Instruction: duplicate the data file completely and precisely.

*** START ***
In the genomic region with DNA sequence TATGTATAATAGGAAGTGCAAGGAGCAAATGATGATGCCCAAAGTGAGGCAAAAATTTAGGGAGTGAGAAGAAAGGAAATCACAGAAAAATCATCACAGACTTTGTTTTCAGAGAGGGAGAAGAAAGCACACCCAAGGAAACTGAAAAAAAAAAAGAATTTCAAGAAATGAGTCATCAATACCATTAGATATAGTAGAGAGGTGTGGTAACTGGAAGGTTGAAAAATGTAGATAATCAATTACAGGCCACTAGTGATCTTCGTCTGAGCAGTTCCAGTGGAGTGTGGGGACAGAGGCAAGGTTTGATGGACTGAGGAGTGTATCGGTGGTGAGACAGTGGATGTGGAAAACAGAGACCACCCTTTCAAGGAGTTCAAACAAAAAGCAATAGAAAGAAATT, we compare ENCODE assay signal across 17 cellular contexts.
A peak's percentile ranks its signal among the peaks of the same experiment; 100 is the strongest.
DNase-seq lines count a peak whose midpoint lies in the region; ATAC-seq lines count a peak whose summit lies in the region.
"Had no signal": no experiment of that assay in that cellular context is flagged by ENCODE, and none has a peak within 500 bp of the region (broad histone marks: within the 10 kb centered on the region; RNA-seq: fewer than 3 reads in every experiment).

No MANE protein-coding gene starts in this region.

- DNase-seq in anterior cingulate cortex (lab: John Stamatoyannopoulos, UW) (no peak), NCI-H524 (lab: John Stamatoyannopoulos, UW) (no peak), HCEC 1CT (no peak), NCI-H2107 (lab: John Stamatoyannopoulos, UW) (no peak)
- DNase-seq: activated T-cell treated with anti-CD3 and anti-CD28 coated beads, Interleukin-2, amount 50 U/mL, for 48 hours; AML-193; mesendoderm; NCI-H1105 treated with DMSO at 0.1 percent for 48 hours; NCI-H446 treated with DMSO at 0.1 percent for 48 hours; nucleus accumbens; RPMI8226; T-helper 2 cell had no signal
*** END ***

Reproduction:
In the genomic region with DNA sequence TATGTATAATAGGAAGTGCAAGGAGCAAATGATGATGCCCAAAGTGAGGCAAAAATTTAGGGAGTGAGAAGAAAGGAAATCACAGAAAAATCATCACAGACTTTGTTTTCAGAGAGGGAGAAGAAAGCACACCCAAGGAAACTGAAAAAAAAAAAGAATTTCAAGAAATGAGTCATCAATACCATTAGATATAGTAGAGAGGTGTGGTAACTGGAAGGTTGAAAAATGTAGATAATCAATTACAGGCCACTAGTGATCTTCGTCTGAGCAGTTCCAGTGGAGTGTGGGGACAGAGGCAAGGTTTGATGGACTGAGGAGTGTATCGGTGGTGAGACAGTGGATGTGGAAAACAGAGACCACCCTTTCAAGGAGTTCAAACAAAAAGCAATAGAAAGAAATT, we compare ENCODE assay signal across 17 cellular contexts.
A peak's percentile ranks its signal among the peaks of the same experiment; 100 is the strongest.
DNase-seq lines count a peak whose midpoint lies in the region; ATAC-seq lines count a peak whose summit lies in the region.
"Had no signal": no experiment of that assay in that cellular context is flagged by ENCODE, and none has a peak within 500 bp of the region (broad histone marks: within the 10 kb centered on the region; RNA-seq: fewer than 3 reads in every experiment).

No MANE protein-coding gene starts in this region.

- DNase-seq in anterior cingulate cortex (lab: John Stamatoyannopoulos, UW) (no peak), NCI-H524 (lab: John Stamatoyannopoulos, UW) (no peak), HCEC 1CT (no peak), NCI-H2107 (lab: John Stamatoyannopoulos, UW) (no peak)
- DNase-seq: activated T-cell treated with anti-CD3 and anti-CD28 coated beads, Interleukin-2, amount 50 U/mL, for 48 hours; AML-193; mesendoderm; NCI-H1105 treated with DMSO at 0.1 percent for 48 hours; NCI-H446 treated with DMSO at 0.1 percent for 48 hours; nucleus accumbens; RPMI8226; T-helper 2 cell had no signal